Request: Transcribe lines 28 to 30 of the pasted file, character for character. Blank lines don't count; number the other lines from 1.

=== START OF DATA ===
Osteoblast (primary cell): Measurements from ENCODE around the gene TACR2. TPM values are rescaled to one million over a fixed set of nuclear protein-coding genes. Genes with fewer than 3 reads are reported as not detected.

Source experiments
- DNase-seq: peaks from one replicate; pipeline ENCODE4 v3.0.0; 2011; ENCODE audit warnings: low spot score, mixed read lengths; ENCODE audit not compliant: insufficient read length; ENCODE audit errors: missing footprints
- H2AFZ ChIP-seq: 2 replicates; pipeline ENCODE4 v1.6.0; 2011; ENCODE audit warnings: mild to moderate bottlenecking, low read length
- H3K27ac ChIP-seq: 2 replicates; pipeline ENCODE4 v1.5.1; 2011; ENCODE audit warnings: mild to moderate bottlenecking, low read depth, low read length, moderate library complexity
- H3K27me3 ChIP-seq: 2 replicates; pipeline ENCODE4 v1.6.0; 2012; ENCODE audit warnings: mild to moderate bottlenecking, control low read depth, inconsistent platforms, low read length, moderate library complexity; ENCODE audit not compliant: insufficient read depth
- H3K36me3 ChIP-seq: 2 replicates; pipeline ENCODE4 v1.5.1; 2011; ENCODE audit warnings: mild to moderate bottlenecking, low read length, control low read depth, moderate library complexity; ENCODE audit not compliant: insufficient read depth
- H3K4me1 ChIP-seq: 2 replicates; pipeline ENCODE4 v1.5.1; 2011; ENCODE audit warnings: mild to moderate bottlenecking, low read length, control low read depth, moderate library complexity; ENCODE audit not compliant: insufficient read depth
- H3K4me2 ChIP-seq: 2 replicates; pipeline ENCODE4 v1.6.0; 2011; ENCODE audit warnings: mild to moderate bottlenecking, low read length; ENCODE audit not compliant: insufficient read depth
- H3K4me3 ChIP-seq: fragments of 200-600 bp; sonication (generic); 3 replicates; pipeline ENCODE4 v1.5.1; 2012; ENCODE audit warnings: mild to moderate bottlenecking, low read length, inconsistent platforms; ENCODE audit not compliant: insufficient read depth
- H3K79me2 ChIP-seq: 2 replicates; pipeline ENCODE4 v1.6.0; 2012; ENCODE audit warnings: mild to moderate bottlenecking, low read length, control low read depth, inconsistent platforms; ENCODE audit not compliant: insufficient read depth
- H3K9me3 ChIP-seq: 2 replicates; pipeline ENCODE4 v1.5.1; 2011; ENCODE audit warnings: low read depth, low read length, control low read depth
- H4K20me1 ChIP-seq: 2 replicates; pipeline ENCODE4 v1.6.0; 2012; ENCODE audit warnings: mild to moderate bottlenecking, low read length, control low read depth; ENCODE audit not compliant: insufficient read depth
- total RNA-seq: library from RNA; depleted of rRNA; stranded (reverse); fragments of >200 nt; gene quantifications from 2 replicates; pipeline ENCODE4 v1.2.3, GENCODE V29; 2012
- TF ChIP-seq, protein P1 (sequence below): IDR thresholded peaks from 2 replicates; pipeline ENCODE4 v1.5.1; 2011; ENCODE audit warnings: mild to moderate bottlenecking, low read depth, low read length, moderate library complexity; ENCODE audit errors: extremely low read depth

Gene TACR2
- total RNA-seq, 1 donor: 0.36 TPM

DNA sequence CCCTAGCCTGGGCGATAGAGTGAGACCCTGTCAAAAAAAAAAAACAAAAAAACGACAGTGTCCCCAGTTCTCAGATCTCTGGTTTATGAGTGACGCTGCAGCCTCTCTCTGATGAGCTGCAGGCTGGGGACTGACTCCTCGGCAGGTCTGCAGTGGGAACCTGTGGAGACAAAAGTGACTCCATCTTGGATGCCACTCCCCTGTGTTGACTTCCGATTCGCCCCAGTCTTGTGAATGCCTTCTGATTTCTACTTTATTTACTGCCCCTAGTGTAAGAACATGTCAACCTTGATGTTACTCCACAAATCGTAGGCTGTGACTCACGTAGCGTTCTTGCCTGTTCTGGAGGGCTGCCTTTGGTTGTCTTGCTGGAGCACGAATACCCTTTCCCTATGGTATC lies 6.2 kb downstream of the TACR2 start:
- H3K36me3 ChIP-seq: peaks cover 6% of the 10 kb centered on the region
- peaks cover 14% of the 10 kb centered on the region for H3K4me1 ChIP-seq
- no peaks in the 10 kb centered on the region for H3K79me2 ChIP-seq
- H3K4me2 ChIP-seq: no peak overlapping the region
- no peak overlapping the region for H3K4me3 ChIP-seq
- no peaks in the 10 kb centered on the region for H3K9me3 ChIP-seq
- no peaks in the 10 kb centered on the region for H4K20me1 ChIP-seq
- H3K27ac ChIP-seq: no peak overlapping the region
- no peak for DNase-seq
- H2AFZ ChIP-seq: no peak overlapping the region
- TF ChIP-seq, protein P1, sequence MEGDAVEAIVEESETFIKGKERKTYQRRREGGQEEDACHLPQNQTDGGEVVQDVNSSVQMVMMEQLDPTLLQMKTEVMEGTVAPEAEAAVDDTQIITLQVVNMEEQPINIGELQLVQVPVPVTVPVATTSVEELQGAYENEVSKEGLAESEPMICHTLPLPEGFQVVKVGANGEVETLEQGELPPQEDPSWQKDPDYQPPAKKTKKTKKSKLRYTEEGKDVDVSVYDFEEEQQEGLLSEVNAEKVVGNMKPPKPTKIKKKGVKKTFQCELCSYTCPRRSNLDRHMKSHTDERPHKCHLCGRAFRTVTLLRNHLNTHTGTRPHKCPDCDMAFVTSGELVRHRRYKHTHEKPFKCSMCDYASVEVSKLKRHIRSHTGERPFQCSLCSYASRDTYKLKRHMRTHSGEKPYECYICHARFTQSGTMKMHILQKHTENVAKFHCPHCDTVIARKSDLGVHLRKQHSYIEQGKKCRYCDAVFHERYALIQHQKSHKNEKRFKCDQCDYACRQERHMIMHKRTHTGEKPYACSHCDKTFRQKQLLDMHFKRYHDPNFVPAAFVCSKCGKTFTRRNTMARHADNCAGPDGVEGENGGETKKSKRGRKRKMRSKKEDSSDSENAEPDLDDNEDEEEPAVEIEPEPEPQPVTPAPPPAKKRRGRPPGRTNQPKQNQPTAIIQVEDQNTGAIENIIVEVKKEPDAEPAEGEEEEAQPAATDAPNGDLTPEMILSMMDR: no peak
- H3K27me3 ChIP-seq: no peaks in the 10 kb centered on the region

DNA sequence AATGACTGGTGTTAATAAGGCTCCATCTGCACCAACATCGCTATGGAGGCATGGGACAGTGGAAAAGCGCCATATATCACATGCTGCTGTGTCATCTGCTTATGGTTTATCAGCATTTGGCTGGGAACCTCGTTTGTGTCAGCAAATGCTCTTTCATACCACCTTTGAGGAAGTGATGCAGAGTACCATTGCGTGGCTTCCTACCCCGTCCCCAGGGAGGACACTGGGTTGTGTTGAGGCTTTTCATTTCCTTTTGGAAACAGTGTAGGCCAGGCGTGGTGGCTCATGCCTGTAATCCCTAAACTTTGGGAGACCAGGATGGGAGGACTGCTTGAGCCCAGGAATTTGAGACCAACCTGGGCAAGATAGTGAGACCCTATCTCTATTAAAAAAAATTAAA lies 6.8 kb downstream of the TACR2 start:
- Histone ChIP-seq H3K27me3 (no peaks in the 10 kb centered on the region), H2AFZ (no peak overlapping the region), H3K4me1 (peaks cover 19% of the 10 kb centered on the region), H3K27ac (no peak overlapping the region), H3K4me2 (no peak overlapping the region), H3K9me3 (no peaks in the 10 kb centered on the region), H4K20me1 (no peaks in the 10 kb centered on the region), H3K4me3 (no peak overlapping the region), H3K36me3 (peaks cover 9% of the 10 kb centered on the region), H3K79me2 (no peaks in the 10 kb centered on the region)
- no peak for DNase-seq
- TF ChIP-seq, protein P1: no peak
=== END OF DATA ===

- H2AFZ ChIP-seq: no peak overlapping the region
- TF ChIP-seq, protein P1, sequence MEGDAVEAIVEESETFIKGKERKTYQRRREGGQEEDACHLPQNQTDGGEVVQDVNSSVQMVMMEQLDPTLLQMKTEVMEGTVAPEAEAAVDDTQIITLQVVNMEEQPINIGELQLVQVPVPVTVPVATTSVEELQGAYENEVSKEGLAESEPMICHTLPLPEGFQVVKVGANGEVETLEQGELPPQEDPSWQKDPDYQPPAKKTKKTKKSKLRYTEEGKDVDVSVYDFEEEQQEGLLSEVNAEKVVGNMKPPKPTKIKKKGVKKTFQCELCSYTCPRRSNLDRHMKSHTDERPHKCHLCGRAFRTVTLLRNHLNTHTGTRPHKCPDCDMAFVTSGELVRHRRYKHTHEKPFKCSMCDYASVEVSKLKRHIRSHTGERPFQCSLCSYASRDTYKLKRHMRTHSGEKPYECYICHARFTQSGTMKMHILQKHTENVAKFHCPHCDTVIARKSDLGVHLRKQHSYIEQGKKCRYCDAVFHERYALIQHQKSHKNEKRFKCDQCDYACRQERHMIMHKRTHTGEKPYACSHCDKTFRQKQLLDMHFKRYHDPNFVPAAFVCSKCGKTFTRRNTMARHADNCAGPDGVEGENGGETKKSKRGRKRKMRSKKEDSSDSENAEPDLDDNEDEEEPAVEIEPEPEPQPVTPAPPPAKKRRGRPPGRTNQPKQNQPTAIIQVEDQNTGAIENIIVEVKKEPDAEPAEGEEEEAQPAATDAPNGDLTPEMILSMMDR: no peak
- H3K27me3 ChIP-seq: no peaks in the 10 kb centered on the region